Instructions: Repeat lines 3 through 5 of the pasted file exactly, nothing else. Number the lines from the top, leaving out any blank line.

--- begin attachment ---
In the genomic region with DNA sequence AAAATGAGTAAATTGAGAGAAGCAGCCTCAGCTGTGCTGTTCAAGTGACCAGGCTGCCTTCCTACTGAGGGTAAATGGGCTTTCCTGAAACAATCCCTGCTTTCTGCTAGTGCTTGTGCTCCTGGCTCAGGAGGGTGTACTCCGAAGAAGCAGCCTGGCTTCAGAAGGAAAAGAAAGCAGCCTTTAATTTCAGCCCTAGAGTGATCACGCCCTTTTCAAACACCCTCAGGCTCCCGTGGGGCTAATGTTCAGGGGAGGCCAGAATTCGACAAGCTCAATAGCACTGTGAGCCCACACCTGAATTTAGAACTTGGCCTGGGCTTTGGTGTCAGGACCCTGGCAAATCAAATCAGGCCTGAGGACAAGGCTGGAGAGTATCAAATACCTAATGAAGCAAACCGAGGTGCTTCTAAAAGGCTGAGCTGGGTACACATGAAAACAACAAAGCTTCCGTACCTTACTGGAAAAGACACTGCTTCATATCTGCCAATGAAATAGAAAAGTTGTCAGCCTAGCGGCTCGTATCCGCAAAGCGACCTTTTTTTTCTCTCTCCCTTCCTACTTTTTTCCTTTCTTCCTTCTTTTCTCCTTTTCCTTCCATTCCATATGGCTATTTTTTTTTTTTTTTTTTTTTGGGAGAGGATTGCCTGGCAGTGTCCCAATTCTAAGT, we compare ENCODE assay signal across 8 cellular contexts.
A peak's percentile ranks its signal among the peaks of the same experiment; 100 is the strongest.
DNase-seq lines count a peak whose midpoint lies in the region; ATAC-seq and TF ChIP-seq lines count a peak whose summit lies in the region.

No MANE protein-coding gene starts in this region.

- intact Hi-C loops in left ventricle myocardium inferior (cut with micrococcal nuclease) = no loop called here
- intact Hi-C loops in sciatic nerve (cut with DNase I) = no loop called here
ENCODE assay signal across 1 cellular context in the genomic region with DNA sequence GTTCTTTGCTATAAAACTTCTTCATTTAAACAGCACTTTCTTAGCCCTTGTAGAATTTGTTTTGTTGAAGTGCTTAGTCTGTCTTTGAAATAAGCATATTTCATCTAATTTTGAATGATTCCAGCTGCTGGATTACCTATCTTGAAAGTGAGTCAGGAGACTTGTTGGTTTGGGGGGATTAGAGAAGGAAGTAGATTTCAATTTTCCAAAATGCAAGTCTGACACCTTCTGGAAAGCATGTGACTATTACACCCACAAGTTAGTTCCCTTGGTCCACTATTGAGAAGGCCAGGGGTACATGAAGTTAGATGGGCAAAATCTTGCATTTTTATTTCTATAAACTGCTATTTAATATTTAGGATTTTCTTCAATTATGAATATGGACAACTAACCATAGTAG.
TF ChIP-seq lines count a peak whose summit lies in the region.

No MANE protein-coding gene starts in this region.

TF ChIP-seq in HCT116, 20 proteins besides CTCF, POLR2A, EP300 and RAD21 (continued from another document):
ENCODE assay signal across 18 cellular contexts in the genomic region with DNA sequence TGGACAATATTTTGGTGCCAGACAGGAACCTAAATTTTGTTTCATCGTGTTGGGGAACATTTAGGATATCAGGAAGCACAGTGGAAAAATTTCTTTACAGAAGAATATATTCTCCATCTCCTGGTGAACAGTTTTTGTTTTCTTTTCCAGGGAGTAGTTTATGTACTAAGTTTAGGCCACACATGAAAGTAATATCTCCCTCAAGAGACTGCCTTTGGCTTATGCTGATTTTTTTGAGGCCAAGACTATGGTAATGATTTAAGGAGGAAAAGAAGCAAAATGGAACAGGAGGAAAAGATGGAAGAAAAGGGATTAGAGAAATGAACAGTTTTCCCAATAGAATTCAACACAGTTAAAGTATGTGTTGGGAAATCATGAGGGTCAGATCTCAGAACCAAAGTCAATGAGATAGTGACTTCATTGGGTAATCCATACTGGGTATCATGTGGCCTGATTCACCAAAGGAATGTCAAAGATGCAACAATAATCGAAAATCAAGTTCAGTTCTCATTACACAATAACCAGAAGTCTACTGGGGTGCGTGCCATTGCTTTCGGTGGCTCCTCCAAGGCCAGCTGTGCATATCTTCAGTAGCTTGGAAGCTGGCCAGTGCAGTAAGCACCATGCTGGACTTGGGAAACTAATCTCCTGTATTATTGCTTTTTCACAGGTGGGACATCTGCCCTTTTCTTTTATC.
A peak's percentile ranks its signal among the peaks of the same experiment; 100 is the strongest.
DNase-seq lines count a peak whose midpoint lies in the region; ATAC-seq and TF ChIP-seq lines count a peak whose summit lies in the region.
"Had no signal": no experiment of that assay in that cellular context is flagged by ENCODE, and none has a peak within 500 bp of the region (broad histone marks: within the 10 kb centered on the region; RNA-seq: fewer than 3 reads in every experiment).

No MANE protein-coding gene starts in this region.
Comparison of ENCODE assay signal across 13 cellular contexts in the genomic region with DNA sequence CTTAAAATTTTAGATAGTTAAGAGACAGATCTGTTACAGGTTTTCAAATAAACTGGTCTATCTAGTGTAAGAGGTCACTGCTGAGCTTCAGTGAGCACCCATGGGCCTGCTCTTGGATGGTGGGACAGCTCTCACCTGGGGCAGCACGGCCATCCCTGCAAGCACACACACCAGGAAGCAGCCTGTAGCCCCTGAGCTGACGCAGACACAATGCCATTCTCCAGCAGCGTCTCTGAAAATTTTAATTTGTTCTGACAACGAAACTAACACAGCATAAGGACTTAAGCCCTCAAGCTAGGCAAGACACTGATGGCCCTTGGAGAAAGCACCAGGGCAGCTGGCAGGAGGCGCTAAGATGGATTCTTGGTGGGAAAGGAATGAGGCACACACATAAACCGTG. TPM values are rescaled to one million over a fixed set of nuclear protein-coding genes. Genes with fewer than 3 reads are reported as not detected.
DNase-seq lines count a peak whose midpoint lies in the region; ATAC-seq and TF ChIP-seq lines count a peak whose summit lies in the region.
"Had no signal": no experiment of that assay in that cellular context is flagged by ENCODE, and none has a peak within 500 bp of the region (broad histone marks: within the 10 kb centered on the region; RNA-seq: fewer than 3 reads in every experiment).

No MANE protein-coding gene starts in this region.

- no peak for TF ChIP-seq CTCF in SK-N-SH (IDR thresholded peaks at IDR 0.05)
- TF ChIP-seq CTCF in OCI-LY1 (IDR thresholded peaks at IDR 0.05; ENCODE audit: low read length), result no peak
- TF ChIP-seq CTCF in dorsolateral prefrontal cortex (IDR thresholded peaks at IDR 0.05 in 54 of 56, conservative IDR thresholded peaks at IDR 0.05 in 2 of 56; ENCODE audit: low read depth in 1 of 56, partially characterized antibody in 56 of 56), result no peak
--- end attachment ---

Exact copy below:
DNase-seq lines count a peak whose midpoint lies in the region; ATAC-seq and TF ChIP-seq lines count a peak whose summit lies in the region.

No MANE protein-coding gene starts in this region.

- intact Hi-C loops in left ventricle myocardium inferior (cut with micrococcal nuclease) = no loop called here